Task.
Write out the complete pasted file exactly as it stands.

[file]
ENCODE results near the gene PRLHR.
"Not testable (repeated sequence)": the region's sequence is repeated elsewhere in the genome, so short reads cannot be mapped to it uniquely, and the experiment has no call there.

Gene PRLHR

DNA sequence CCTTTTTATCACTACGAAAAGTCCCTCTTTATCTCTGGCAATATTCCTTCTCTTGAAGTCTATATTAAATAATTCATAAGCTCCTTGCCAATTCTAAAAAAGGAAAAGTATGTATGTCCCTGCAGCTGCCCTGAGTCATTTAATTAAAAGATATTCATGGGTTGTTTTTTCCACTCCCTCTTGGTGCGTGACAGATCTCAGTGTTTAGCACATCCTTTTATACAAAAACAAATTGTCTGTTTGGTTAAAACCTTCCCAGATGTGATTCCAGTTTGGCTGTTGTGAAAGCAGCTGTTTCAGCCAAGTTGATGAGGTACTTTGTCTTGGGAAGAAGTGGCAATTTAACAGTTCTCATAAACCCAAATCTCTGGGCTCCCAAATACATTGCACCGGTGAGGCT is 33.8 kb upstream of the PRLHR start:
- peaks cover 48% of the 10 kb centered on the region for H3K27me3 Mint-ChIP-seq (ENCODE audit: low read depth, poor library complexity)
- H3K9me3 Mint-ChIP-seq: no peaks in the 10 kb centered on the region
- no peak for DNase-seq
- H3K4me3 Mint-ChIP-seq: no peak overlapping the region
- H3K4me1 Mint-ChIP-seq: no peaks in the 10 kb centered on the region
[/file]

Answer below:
ENCODE results near the gene PRLHR.
"Not testable (repeated sequence)": the region's sequence is repeated elsewhere in the genome, so short reads cannot be mapped to it uniquely, and the experiment has no call there.

Gene PRLHR

DNA sequence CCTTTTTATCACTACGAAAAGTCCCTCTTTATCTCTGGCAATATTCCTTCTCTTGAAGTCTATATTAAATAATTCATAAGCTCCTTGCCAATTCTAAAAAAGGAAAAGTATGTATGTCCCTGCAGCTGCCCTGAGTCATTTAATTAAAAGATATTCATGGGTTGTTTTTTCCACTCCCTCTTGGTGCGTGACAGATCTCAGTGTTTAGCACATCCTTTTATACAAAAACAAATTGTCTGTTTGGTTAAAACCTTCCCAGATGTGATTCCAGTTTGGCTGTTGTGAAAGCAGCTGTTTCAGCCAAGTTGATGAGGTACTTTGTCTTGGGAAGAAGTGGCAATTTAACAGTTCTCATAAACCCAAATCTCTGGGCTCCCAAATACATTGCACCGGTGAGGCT is 33.8 kb upstream of the PRLHR start:
- peaks cover 48% of the 10 kb centered on the region for H3K27me3 Mint-ChIP-seq (ENCODE audit: low read depth, poor library complexity)
- H3K9me3 Mint-ChIP-seq: no peaks in the 10 kb centered on the region
- no peak for DNase-seq
- H3K4me3 Mint-ChIP-seq: no peak overlapping the region
- H3K4me1 Mint-ChIP-seq: no peaks in the 10 kb centered on the region